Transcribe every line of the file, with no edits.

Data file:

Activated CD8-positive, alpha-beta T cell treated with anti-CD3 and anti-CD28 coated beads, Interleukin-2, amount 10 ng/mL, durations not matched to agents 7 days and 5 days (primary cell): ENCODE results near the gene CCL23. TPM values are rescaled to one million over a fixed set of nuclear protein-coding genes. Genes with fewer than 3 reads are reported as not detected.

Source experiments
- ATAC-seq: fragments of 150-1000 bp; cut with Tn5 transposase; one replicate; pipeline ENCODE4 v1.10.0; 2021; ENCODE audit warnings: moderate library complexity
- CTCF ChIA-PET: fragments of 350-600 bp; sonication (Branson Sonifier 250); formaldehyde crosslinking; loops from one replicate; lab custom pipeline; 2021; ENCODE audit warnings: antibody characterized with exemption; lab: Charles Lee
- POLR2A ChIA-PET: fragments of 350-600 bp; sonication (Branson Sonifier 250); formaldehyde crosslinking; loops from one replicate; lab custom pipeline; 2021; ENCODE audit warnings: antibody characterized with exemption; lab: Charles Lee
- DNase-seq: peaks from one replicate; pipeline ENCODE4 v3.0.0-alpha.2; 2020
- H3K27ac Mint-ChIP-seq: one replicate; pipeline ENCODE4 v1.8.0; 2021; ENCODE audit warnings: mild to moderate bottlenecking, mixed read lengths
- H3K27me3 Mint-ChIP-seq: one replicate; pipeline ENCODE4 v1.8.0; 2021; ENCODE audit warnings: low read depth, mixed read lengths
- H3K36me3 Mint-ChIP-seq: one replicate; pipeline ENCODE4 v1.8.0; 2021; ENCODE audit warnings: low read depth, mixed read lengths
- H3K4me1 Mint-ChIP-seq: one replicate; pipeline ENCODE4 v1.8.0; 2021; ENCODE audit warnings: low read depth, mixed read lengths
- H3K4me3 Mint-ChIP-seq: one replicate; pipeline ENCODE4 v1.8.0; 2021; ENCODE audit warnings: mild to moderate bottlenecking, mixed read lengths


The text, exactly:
Activated CD8-positive, alpha-beta T cell treated with anti-CD3 and anti-CD28 coated beads, Interleukin-2, amount 10 ng/mL, durations not matched to agents 7 days and 5 days (primary cell): ENCODE results near the gene CCL23. TPM values are rescaled to one million over a fixed set of nuclear protein-coding genes. Genes with fewer than 3 reads are reported as not detected.

Source experiments
- ATAC-seq: fragments of 150-1000 bp; cut with Tn5 transposase; one replicate; pipeline ENCODE4 v1.10.0; 2021; ENCODE audit warnings: moderate library complexity
- CTCF ChIA-PET: fragments of 350-600 bp; sonication (Branson Sonifier 250); formaldehyde crosslinking; loops from one replicate; lab custom pipeline; 2021; ENCODE audit warnings: antibody characterized with exemption; lab: Charles Lee
- POLR2A ChIA-PET: fragments of 350-600 bp; sonication (Branson Sonifier 250); formaldehyde crosslinking; loops from one replicate; lab custom pipeline; 2021; ENCODE audit warnings: antibody characterized with exemption; lab: Charles Lee
- DNase-seq: peaks from one replicate; pipeline ENCODE4 v3.0.0-alpha.2; 2020
- H3K27ac Mint-ChIP-seq: one replicate; pipeline ENCODE4 v1.8.0; 2021; ENCODE audit warnings: mild to moderate bottlenecking, mixed read lengths
- H3K27me3 Mint-ChIP-seq: one replicate; pipeline ENCODE4 v1.8.0; 2021; ENCODE audit warnings: low read depth, mixed read lengths
- H3K36me3 Mint-ChIP-seq: one replicate; pipeline ENCODE4 v1.8.0; 2021; ENCODE audit warnings: low read depth, mixed read lengths
- H3K4me1 Mint-ChIP-seq: one replicate; pipeline ENCODE4 v1.8.0; 2021; ENCODE audit warnings: low read depth, mixed read lengths
- H3K4me3 Mint-ChIP-seq: one replicate; pipeline ENCODE4 v1.8.0; 2021; ENCODE audit warnings: mild to moderate bottlenecking, mixed read lengths